Bound ca. 1760 in full maroon straight-grain morocco, covers ruled in gilt, spine with six raised bands ruled and lettered in gilt, decorative gilt board edges and turn-ins, marbled endpapers, all edges rough gilt. Two small stains on rear board, lower corner of rear board slightly creased, otherwise near fine. With the engraved armorial bookplate of the British Barrister and Liberal Party Politician, Felix Thornley Cobbold (1841-1909) on the front paste-down.
For this second edition of his magnificent production, Barlow commissioned Aphra Behn, then at the height of her popularity as a playwright, poet and translator, to write a quatrain summarizing the fable and to be engraved on the 110 plates illustrating the fables. In order to substitute Behn’s verses for those of Thomas Philipot (d. 1682), the lower area of the plate needed to be burnished down and the new verses engraved onto the plate in place of the earlier ones. “The workman doing the burnishing feared damaging the bottom border of the design above the verse: in many places traces of the tops of the letters in Philipot’s top lines remain. In a few instances a small new plate for the new verse had to be inserted.”(Hodnett).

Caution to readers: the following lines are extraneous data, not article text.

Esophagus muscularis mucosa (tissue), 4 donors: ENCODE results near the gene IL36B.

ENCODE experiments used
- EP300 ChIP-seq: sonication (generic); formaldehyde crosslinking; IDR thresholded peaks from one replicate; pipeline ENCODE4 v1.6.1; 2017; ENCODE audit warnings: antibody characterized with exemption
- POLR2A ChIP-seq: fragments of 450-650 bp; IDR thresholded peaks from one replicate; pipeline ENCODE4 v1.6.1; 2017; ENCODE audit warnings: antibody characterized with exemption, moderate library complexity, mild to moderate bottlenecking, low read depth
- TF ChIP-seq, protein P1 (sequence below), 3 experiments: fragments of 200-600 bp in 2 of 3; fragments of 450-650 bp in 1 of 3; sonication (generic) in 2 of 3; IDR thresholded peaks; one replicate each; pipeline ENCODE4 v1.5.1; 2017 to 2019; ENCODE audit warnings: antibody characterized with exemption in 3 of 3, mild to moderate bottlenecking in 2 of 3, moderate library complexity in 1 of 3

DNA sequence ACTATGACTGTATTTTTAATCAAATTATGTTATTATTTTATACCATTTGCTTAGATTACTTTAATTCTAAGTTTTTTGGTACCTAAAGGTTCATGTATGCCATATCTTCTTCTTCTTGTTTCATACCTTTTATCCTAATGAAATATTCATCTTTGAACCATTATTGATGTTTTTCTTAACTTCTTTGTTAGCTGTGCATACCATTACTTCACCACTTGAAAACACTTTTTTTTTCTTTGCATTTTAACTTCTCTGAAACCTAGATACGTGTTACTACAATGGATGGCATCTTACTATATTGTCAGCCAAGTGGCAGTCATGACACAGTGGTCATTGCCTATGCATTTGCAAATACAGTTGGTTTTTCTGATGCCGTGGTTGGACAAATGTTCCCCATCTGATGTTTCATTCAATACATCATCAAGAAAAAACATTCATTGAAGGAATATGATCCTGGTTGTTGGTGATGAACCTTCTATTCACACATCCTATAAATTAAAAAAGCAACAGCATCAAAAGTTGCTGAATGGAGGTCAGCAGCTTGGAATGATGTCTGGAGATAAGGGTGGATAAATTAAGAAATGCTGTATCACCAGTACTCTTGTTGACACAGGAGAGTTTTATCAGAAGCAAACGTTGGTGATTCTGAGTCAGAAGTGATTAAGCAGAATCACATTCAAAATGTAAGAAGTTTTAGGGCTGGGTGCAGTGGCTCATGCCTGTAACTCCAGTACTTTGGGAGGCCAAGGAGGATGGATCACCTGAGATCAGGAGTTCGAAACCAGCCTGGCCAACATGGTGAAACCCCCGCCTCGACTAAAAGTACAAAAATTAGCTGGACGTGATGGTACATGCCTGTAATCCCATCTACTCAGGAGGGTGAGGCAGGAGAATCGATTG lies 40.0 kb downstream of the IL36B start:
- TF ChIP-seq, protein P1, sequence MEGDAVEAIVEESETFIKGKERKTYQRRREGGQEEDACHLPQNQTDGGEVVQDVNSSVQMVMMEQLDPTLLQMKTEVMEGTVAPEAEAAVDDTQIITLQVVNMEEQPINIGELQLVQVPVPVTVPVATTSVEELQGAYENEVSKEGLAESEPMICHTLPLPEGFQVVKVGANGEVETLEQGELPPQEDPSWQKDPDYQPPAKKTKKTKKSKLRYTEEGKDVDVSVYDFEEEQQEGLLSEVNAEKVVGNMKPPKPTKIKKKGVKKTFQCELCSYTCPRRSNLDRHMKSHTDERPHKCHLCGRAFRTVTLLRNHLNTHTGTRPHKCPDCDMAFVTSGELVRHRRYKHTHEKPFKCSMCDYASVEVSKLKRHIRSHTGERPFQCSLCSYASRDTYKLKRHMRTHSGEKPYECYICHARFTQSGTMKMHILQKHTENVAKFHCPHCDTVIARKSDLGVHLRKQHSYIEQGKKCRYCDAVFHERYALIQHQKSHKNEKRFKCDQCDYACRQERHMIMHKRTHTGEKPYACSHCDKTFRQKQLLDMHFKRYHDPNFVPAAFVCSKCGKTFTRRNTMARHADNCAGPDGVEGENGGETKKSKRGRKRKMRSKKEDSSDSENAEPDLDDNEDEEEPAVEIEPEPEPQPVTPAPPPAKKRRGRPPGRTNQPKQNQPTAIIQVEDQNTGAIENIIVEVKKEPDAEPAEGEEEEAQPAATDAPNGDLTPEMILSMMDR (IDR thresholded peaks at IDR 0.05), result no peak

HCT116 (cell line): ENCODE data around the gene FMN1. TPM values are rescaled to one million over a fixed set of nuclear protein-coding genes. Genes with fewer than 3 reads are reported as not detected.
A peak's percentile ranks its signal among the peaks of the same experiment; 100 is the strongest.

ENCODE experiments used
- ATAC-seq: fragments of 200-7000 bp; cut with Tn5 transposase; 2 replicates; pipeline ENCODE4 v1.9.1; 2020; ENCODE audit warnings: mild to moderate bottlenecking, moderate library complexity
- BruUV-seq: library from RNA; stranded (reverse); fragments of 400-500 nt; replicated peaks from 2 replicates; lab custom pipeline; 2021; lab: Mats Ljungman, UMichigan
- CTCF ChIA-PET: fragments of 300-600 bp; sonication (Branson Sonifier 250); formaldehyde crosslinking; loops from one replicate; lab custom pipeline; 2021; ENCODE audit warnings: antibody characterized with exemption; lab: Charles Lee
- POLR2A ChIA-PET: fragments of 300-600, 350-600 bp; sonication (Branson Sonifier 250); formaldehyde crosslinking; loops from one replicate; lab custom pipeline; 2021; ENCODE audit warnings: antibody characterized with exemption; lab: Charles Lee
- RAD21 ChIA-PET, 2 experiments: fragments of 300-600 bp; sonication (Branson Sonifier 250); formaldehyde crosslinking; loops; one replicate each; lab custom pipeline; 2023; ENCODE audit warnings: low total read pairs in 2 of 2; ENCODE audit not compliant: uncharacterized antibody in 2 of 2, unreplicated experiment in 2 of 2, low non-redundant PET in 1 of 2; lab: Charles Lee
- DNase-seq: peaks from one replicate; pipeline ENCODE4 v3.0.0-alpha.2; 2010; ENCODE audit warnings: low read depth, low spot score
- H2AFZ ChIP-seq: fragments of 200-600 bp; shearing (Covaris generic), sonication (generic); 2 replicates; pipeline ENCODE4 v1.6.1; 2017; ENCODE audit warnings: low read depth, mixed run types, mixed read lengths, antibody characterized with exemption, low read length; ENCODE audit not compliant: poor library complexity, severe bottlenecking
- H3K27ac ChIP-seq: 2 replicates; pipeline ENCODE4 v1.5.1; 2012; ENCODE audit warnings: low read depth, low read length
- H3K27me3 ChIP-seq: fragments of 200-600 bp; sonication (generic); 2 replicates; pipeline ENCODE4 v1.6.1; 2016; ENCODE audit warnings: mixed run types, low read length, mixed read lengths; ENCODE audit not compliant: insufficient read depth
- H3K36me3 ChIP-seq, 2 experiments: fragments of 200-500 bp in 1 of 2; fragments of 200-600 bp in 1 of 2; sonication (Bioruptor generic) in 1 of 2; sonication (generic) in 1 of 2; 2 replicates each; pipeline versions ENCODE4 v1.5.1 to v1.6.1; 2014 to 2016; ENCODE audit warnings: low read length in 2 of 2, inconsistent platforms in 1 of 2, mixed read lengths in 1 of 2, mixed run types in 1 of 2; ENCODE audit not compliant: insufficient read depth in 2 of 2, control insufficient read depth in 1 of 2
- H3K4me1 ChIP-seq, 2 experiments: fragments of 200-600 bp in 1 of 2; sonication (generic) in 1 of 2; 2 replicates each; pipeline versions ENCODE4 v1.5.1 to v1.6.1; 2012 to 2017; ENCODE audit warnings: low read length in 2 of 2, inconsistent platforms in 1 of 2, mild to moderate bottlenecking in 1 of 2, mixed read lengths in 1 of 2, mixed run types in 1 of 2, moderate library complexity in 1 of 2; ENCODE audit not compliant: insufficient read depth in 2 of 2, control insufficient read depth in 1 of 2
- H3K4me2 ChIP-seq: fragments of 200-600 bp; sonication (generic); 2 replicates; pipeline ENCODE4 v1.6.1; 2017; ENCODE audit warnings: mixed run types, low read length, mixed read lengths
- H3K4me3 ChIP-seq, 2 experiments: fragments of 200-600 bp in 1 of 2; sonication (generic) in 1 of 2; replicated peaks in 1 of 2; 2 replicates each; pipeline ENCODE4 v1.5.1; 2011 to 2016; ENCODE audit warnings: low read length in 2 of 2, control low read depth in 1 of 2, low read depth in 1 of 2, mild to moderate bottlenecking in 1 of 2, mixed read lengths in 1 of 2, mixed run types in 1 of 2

“I Conceive it necessary to say concerning the Present Edition of this Work; That it exceeds the Former by a careful Correction of the Latin Copy, and by a more Exact Translation from the Latest and Best French Edition. The Life of Aesop likewise is illustrated with Thirty one new Copper Plates.
The Ingenious Mrs. A. Behn has been so obliging as to perform the English Poetry, which in short comprehends the Sense of the Fable and Moral: Whereof to say much were needless, since it may sufficiently recommend it self to all Persons of Understanding.” (To the Reader leaf).
“The fables and plates are printed here in the same manner as in the first edition, the French version on the verso of each leaf, facing the plate, and Latin version on the recto of the following leaf… The thirty-one additional plates illustrating the life of Æsop are placed at the end of the volume. They are preceded by the plate representing Æsop surrounded by animals and birds, which formed the first plate to the first edition. Plate No. 17 is usually wanting, being generally removed as too free a character. Nearly all of them are signed "Tho: Dudley fecit". (Grolier, Wither to Prior).